The Hamilton Bike Share program’s target market is commuters. Specifically people who might think about taking the bus but their stop is a bit too far away. Topalovic says that using a bike would help facilitate their commute. Their secondary market is people just looking to run errands and thirdly is a mix of leisure riders and tourists. Although commuters will be the primary target of the bike share program, Topalovic says that the City of Hamilton wants to ensure that tourists can easily take advantage of this transport service. “We want to make sure that we provide a good tourist experience. We have a water station at the waterfront for instance. We have one that goes to Dundurn Castle [and] we made sure that there are ones near hotels... We were lucky in that the commuter base was served by the same locations that also served the tourists.”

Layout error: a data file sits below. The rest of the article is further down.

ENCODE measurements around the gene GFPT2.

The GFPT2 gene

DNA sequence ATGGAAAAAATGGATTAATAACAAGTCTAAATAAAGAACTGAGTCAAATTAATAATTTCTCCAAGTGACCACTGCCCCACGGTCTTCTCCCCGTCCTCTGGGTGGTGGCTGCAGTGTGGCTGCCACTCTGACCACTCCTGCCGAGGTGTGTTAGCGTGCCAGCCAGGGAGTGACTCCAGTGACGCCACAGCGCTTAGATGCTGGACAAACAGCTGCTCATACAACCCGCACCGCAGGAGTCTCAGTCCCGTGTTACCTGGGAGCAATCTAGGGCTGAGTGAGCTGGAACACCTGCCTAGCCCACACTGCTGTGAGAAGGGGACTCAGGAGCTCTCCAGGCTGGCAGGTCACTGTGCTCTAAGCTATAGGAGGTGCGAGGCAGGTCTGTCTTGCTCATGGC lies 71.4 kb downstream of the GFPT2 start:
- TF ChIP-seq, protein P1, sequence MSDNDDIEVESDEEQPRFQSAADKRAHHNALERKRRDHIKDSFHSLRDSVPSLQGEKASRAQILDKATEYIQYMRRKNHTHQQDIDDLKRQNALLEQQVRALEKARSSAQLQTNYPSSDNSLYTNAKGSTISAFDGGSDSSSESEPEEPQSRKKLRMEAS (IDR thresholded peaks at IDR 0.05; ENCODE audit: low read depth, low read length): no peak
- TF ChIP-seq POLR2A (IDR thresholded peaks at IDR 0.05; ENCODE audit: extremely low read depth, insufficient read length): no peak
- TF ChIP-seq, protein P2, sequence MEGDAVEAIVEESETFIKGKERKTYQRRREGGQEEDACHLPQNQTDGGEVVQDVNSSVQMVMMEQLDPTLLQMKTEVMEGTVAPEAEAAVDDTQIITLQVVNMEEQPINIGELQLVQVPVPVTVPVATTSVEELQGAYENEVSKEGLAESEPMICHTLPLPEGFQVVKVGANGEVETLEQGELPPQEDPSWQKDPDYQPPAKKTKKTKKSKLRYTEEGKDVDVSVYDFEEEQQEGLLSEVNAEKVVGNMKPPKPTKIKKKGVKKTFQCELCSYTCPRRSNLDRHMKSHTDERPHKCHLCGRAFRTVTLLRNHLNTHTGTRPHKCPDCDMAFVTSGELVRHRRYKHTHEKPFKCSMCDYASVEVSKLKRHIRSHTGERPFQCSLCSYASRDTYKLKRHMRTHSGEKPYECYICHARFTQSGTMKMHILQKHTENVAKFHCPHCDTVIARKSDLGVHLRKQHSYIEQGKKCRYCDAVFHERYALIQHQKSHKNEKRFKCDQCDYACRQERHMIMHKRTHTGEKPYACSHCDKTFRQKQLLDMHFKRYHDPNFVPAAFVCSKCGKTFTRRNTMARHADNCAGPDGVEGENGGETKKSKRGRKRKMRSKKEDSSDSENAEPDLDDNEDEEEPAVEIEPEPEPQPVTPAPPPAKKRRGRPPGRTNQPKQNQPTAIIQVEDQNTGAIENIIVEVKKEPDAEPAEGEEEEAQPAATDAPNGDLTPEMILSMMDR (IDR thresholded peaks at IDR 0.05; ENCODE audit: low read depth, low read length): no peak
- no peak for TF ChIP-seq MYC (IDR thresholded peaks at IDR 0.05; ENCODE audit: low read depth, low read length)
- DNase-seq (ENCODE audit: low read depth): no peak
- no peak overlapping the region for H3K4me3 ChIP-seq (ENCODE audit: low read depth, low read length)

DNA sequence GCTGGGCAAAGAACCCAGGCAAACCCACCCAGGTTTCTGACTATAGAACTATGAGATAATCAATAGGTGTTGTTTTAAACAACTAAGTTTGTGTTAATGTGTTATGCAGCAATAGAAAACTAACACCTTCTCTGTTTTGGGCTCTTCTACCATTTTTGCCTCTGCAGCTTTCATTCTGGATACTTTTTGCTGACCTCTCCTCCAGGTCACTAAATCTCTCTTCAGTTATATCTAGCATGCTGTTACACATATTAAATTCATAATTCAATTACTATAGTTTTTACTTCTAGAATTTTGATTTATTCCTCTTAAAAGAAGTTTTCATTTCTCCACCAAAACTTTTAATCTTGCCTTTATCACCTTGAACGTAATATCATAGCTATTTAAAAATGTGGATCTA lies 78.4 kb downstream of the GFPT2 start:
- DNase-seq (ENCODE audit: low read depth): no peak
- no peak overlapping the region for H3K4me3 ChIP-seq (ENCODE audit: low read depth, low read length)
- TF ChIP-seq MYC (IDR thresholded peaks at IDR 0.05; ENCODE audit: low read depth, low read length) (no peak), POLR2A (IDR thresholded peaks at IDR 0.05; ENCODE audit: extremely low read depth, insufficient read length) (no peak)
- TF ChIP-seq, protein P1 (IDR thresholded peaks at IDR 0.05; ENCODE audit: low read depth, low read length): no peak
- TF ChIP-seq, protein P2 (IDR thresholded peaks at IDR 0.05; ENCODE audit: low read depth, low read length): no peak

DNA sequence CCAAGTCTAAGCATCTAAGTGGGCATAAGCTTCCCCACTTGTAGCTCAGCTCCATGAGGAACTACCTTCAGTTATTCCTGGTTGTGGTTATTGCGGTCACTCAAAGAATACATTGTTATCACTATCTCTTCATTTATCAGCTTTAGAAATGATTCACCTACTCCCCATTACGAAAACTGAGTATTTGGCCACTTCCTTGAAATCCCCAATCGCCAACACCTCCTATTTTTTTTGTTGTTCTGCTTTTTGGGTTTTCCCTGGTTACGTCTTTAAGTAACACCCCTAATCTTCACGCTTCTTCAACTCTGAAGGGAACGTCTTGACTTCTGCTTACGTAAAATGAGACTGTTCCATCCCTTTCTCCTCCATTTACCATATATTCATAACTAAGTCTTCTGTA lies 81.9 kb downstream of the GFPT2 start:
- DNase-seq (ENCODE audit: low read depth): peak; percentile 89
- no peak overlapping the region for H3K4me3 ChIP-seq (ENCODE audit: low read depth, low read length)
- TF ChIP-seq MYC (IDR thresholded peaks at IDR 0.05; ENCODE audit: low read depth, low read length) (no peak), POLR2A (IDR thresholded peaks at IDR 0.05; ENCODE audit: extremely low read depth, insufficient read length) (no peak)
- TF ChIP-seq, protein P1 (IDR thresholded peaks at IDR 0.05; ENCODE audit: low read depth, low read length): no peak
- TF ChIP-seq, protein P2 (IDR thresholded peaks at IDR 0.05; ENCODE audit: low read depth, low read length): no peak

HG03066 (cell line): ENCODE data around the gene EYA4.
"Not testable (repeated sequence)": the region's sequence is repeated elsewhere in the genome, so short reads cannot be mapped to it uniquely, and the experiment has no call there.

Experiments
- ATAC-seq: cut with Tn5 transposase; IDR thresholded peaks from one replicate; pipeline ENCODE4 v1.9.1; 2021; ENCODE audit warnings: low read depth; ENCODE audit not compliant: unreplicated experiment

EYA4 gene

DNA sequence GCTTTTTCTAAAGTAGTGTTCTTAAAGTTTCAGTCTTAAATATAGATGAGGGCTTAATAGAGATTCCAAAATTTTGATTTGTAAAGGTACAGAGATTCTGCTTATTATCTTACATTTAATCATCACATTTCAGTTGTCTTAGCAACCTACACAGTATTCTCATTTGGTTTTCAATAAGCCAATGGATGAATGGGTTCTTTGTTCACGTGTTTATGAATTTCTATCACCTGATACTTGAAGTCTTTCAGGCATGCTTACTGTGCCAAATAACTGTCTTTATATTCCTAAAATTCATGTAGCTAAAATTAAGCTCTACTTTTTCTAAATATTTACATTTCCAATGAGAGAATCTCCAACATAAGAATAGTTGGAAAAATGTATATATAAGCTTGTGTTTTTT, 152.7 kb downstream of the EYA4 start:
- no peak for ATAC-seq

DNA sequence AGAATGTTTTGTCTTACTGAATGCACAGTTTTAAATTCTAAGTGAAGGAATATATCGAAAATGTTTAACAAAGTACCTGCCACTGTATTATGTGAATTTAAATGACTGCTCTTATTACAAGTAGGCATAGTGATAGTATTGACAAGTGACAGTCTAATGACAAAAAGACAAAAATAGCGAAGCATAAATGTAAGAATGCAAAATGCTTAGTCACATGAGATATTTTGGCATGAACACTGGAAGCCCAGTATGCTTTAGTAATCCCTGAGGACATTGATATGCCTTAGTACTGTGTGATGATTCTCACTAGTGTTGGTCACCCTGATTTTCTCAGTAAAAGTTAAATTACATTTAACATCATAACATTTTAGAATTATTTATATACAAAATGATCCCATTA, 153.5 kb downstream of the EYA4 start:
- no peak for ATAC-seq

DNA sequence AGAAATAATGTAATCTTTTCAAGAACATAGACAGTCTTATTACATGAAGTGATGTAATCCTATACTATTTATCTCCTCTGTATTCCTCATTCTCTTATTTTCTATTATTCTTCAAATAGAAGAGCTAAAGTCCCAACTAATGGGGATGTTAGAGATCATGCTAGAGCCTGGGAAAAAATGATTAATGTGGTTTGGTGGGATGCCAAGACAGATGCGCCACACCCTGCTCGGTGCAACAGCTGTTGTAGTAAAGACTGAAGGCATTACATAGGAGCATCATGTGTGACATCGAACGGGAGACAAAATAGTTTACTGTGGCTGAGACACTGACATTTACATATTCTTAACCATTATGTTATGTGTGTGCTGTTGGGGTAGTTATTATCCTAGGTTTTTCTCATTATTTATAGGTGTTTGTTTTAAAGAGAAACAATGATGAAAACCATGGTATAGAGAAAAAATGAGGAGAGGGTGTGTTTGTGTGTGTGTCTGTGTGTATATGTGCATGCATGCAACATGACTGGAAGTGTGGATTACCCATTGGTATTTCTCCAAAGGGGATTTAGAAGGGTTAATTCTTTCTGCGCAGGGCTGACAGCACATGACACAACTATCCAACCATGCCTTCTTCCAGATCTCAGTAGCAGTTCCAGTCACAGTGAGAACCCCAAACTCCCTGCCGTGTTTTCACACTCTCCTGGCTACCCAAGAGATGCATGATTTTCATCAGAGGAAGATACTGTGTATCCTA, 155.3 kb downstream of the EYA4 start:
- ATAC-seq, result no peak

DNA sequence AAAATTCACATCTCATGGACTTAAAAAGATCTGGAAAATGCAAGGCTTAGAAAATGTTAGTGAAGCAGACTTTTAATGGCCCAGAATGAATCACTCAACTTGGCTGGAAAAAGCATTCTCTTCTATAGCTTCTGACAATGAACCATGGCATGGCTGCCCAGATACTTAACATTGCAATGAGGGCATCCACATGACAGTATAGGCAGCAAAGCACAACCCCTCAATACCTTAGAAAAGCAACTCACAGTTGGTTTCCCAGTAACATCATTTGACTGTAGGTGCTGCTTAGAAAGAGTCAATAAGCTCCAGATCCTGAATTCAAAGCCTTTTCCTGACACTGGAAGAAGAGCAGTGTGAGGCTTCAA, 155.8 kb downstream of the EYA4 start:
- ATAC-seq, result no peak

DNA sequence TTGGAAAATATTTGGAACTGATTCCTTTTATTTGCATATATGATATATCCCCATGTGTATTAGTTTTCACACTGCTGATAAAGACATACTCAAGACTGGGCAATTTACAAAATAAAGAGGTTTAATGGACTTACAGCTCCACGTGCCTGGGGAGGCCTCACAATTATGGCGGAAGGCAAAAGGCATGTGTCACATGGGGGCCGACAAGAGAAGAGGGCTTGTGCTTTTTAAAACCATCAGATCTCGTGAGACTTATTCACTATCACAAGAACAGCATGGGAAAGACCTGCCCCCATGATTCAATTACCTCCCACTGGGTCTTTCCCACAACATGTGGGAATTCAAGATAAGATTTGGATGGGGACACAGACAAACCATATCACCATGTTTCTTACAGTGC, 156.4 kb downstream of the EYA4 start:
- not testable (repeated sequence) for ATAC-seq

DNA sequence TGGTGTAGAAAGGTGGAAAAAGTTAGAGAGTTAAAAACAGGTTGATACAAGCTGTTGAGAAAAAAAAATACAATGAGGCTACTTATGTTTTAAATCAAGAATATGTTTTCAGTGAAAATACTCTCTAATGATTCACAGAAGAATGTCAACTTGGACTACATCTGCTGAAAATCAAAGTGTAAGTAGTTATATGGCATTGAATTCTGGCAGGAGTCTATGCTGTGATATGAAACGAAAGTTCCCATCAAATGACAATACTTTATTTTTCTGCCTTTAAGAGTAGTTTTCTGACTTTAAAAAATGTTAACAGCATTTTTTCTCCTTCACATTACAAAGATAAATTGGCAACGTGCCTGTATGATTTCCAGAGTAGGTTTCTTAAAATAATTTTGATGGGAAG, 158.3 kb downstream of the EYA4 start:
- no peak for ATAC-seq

SoBi will be solely in charge of maintenance of the bikes. Wiley and his team have already put together a group of local Hamilton businesses to maintain the hardware through the Hamilton Bike Share. “Our Operations Manager is Sean Burak, the owner of [a] local bike shop, Downtown Bike Hounds and Robert Iszkula, owner of Bike Locke, is on the operations team. The local non–profit is comprised of members of the cycling community who have been involved in and dedicated to bicycle maintenance and advocacy in Hamilton.” V